The Bike Rack Saga

I have held off writing about this because I wanted to see how it all turned out, but now I think we are at the end and great news have a solution so let me go back and walk you through this. It is a story about how a relatively simple thing got complicated because we were moving from place to place and since this happens more often than we would like I wanted to share it with you. Plus it details the solution we found for storing our eBikes.

If you remember back in July we made the decision to buy Lectric Bikes and part of that decision was based on the idea that we would be able to store them folded in the bed of the truck, at the rear, so they were always available when we were driving around, and of course they would also be there when we were towing the 5th wheel. However, once we got them and added baskets and a few other things, they were taller than the bed rails, which meant we couldn’t use our new tonneau cover, and it would also mean lifting the king pin pretty higher to get over them, and then lower it to go into the hitch, which is risky and problematic. So Lee decided that he would put them on a hitch mount bike rack on the back of our RV but after he bought one for $120 (we later sold it for half that) he realized that it was not strong enough and there was no good place to attach it.

Most fifth wheels made today have bumpers for a carrying rack, but ours did not so Lee set his mind to solving that puzzle. Eventually he decided to buy a steel bumper cut to spec ($125) and pay a local welder to come out and weld it on. When we were in Cathedral Gorge, he was able to find a steel supplier in St. George, a two hour drive each away to get the bumper. Another drive to St. George to pick up the carrier rack that cost $500. Finding a welder turned out to be much harder than expected. He talked to numerous people (including park rangers) and finally right before our two weeks at the park ran out he got a guy to come out and do it. He was so relieved to have it done that he didn’t really look closely at the work, but this is what he ended up with for one hours work and $385.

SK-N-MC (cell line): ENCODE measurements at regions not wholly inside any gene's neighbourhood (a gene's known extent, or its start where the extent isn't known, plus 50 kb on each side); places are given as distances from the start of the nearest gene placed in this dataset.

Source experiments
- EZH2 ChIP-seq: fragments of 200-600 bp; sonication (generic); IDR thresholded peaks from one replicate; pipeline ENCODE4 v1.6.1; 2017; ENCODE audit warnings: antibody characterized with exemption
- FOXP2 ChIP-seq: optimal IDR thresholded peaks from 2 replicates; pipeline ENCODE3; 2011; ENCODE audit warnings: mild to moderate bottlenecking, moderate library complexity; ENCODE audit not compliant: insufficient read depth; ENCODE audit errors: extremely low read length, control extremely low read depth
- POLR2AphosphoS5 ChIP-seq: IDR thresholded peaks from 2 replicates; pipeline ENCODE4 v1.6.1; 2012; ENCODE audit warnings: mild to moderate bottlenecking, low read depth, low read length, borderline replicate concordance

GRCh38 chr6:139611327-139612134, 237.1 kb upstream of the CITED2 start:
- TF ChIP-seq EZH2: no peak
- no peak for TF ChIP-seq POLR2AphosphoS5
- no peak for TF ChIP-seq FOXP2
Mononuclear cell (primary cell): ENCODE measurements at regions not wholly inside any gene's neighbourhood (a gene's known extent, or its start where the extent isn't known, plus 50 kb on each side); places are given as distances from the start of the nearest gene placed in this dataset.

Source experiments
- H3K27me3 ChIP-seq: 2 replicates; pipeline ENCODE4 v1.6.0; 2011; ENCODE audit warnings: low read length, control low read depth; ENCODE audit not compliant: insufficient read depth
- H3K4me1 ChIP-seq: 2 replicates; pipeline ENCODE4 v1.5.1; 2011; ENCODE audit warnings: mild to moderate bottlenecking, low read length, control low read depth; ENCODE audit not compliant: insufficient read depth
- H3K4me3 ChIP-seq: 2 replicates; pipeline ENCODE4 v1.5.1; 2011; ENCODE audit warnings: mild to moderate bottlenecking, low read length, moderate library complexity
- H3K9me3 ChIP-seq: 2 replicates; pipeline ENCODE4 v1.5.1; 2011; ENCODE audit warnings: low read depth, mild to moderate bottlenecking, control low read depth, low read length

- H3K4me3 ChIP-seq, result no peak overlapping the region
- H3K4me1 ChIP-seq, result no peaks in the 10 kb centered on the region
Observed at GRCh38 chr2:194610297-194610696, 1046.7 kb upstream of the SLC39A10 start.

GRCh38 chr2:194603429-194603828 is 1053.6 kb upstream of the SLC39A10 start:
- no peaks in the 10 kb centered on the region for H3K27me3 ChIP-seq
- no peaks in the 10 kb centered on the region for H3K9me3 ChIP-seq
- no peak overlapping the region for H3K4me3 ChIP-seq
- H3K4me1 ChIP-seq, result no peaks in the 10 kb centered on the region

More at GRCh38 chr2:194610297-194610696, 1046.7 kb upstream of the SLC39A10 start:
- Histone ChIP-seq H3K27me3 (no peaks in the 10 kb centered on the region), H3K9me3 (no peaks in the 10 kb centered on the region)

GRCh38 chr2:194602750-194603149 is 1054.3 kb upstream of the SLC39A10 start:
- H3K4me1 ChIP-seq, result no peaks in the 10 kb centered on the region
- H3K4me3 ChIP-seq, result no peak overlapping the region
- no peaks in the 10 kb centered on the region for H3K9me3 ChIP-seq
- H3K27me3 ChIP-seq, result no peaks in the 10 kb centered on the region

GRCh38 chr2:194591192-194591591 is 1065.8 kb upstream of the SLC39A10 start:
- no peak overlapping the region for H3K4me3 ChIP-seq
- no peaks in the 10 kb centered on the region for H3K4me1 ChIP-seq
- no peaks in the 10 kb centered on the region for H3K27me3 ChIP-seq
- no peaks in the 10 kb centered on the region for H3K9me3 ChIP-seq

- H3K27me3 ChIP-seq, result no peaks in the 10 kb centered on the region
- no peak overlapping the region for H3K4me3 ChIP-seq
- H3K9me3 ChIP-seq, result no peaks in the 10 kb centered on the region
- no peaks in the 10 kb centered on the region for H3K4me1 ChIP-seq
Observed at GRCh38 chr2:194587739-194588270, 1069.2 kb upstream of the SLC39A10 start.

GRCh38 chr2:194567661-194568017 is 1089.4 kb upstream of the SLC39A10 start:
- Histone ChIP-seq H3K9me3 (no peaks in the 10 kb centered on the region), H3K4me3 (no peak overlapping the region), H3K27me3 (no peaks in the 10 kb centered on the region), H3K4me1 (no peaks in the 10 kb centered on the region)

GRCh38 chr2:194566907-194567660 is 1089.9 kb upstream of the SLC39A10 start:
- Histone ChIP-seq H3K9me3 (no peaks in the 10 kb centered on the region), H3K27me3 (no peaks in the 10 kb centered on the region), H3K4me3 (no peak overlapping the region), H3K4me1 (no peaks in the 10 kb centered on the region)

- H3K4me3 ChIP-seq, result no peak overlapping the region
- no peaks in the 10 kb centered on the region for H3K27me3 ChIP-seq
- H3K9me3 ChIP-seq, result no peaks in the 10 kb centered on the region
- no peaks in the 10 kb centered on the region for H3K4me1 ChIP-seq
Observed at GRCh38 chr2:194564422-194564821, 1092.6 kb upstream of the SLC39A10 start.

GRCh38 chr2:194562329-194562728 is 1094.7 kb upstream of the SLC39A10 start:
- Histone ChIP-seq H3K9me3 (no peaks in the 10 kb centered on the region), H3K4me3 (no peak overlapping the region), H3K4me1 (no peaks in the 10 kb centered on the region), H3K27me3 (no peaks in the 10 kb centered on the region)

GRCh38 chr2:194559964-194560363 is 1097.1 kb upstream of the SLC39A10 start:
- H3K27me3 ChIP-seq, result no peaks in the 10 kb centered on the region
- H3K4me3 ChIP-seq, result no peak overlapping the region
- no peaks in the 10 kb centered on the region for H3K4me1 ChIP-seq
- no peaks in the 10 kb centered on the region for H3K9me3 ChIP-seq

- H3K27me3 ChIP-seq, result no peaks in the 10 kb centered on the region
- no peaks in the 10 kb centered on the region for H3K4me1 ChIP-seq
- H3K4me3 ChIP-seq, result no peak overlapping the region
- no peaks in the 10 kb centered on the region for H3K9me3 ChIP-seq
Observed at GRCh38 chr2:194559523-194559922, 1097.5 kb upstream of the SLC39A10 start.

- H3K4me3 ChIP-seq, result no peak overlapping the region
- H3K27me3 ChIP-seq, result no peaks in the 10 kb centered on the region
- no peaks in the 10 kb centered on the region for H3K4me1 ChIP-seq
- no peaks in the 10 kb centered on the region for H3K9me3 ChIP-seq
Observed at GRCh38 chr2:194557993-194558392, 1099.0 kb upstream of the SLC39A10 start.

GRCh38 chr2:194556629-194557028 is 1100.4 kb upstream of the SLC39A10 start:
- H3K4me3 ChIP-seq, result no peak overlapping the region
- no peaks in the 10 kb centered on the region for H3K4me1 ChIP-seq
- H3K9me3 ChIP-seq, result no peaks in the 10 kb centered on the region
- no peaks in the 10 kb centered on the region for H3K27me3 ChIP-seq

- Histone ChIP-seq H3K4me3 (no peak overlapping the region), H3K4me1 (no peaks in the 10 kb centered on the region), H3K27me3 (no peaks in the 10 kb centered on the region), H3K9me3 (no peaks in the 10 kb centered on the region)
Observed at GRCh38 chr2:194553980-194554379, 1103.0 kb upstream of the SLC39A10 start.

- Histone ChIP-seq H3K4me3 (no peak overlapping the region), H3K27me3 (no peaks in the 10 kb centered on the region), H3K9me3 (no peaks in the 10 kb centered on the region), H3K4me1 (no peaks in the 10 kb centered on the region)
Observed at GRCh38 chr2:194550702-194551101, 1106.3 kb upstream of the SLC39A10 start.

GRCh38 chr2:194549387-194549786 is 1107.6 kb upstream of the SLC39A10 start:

This thin metal bars holding the bumper were simply not sturdy enough

Looks pretty solid right? Well unfortunately after the guy left and Lee put on the bike rack, not so much. You could shake the rack with your hand and there was about 6″ of deflection with no weight on it. The support bars were welded to a crosspiece that held the receiver, instead of the frame, so there was no rigidity to it at all. Add that to the fact that the support bars were mounted in the wrong orientation, so there was no strength in them. And the carrier is 2′, plus the 1′ of the support bars meant all the weight, over 200lbs of it, would be hanging out 2-3′ from a substandard weld. The entire setup was unsettling and definitely not what Lee had in mind. He called the guy back and told him we were going to a neighboring state park and received a commitment that he would visit us at some point to redo it. After 10 days he had cancelled and blown us off, and we were left with a rack that he couldn’t trust to put the bikes on. Lee has explored getting his money back through Venmo but frankly that is a longshot and will probably never happen.